Fordham University            The Jesuit University of New York

The End-of-a-Term Letter and Course Objectives

Many teachers ask students at the end of a term to write advice to future students. It’s a low-stakes assignment that can be done in small groups, and many teachers pass these letters along to new students early in the next semester.

The activity contains an element of misdirection. Advice for the next group is nice, but its metacognitive requirements give the task value: students must reflect on the term and on their own performances. We might ask students
to summarize what they’ve learned,
to explain successful learning strategies, and
to identify where they still need work.
Depending on what we ask, their responses might provide us with valuable feedback. We might find doing the activity for ourselves valuable, too.

A term’s end leads naturally to stock-taking, judging not only how well students met the objectives we set for them but also how well the course itself met the goals we had for it. The end of the term also provides an opportunity to reflect on what the objectives ought to have been in the first place.

Were the goals too ambitious or insufficiently so? Were some emphasized where others ought to have been? Did the assignments, tests, and other activities promote those goals, and did they give us a clear means to determine whether students were achieving those goals? Noting things that didn’t quite work while they’re fresh can help us be more precise later when it is time to fine-tune to our objectives and better match our assignments to them.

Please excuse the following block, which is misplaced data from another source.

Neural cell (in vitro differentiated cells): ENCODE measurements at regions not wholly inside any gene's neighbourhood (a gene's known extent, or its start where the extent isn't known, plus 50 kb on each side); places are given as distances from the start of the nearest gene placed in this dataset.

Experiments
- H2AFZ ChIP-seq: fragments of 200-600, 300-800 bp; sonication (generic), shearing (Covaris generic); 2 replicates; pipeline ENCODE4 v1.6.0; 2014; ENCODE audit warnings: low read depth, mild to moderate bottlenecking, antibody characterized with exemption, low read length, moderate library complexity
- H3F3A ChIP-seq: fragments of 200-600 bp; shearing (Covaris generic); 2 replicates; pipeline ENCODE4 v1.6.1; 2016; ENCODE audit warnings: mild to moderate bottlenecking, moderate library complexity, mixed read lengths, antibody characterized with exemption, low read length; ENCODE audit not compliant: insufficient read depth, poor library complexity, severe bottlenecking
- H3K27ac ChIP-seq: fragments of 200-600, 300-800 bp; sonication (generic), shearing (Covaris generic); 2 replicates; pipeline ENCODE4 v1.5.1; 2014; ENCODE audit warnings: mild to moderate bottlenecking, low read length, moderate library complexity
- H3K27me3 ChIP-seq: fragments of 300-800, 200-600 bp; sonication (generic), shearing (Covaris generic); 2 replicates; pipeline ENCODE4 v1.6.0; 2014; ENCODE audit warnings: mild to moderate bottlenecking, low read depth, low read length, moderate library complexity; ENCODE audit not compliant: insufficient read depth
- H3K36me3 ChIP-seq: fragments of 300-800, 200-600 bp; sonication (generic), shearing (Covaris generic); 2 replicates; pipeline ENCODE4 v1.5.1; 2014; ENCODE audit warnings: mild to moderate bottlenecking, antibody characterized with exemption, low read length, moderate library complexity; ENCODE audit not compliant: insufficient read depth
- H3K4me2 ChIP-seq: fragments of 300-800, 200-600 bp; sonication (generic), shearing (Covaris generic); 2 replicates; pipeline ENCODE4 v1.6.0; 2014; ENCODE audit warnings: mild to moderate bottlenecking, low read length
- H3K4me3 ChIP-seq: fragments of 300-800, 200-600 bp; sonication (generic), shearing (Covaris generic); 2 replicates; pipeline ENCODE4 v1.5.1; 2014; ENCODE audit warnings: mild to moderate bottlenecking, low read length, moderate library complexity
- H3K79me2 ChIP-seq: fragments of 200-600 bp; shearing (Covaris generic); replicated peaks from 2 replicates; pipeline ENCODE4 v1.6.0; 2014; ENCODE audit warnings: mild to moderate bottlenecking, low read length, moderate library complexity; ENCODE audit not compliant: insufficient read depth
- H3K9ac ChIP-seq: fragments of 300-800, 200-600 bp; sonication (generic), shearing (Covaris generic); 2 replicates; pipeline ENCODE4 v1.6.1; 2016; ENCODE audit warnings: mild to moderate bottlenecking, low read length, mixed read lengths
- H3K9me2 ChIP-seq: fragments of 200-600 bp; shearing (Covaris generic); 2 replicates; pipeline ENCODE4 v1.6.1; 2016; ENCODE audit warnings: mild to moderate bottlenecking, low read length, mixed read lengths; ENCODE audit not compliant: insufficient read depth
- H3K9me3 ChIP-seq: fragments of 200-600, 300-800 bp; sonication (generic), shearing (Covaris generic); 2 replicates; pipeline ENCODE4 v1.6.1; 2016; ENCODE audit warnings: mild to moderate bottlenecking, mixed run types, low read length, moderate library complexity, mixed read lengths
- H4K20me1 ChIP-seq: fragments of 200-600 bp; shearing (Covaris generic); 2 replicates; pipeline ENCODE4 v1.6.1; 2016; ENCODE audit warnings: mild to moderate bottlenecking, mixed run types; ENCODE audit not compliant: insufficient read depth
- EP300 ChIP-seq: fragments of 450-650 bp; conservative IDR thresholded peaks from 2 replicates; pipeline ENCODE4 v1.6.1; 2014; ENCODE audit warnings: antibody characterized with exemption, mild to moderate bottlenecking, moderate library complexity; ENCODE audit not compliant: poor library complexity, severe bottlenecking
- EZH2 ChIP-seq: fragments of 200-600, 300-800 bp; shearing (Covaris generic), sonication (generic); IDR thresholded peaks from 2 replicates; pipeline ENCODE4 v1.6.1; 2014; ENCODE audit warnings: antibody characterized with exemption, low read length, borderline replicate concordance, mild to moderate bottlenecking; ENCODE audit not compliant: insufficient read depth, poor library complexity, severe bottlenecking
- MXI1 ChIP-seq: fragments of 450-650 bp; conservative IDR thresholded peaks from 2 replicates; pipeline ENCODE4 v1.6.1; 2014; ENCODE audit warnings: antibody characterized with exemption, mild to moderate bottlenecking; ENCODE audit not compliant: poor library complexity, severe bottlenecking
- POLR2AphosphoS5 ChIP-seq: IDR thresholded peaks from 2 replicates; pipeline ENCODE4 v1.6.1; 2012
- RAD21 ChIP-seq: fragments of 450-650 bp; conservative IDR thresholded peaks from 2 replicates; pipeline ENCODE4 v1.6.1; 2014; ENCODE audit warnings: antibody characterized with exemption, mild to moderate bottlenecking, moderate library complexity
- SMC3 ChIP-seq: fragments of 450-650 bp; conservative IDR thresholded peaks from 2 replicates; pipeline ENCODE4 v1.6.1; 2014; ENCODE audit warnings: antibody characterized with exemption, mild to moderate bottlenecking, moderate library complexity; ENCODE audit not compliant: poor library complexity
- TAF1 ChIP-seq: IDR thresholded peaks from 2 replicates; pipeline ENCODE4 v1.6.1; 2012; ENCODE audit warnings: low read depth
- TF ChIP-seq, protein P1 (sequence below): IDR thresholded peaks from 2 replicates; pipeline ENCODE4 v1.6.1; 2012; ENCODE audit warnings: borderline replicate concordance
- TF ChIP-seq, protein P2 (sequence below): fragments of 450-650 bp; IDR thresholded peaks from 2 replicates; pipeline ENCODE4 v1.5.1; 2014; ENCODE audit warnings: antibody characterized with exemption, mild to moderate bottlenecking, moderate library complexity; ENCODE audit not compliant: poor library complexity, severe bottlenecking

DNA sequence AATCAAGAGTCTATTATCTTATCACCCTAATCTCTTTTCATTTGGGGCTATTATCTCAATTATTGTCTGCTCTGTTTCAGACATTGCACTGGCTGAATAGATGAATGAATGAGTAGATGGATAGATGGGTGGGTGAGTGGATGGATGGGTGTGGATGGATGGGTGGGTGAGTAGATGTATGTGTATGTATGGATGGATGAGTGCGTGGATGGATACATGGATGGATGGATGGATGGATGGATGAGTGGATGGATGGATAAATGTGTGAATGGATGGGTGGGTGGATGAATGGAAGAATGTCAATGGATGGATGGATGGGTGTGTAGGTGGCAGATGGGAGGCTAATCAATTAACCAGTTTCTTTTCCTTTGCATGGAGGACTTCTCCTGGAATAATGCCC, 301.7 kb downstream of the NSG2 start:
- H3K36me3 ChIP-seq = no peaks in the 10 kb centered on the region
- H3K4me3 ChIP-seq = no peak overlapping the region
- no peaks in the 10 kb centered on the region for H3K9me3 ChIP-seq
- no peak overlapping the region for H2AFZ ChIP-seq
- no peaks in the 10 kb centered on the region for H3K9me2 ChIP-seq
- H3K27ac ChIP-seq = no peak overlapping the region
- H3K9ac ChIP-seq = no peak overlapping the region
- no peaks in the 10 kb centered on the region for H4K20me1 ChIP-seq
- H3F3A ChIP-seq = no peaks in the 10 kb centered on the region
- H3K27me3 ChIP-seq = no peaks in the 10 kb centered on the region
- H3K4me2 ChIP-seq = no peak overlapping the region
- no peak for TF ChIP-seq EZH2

Want help thinking about precise course objectives? The Center for Excellence in Learning and Teaching at Iowa State University has a page that can help:

A response from one of the faculty

James MacDonall (Psychology) writes:

"For 20 years, on the last day of class, I've been asking students to write a letter to a friend taking the course next time. I give no more direction than that! It is a great assignment - they write honestly to their friends on the good and the bad about the course, what is important, what you need to do to do well, etc. Frequently, I feel like a fly on the wall, listening to a conversation. I do not ask students to sign it, although they can if they want. I do not read them until after final grades are submitted. Then, on the first day of class next time, I distribute these letters and ask students to read them out loud. All are read, I hold none back, even the less flattering ones. This sets a good tone for the new students.

Students have an interesting reaction when I ask them to write the letter. Often they say, "I wondered how you got those letters."

And it is very useful at the beginning of the semester. Students routinely say you really need to study in this course, etc. Interestingly, students who have done poorly (because they did not listen to the letters) are very emphatic about doing what the letters say. Of course, I would say the same thing but it seems much more effective coming from students."

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